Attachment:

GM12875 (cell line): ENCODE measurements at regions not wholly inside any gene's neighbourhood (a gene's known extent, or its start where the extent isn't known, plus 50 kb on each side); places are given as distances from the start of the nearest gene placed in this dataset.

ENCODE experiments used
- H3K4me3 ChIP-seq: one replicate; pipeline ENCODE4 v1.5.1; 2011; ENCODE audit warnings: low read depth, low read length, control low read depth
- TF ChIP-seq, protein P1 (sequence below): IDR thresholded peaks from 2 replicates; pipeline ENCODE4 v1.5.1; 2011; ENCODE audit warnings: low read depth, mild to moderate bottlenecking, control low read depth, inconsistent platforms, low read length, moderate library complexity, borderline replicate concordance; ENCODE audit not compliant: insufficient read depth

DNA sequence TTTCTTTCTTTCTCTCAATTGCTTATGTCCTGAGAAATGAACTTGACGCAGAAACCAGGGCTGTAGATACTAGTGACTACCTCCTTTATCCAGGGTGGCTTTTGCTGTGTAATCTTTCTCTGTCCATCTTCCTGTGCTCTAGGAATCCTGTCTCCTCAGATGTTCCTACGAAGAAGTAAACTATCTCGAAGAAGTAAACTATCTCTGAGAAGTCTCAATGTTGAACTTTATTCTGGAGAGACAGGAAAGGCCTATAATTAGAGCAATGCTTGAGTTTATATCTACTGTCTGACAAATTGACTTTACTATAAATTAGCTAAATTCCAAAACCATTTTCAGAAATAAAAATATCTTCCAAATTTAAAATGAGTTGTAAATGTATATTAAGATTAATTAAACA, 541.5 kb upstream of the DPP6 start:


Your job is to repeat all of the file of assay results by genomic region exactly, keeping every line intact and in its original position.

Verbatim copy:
GM12875 (cell line): ENCODE measurements at regions not wholly inside any gene's neighbourhood (a gene's known extent, or its start where the extent isn't known, plus 50 kb on each side); places are given as distances from the start of the nearest gene placed in this dataset.

ENCODE experiments used
- H3K4me3 ChIP-seq: one replicate; pipeline ENCODE4 v1.5.1; 2011; ENCODE audit warnings: low read depth, low read length, control low read depth
- TF ChIP-seq, protein P1 (sequence below): IDR thresholded peaks from 2 replicates; pipeline ENCODE4 v1.5.1; 2011; ENCODE audit warnings: low read depth, mild to moderate bottlenecking, control low read depth, inconsistent platforms, low read length, moderate library complexity, borderline replicate concordance; ENCODE audit not compliant: insufficient read depth

DNA sequence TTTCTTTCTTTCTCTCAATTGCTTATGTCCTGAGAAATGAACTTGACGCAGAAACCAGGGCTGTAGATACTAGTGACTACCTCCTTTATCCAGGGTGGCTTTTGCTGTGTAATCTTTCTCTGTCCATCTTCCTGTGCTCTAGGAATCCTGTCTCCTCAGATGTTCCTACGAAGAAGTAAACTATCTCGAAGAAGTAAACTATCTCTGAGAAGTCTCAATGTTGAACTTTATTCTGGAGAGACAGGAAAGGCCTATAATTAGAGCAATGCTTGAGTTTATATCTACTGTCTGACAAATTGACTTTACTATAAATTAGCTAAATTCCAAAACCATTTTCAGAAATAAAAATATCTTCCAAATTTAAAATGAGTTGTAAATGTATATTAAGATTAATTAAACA, 541.5 kb upstream of the DPP6 start: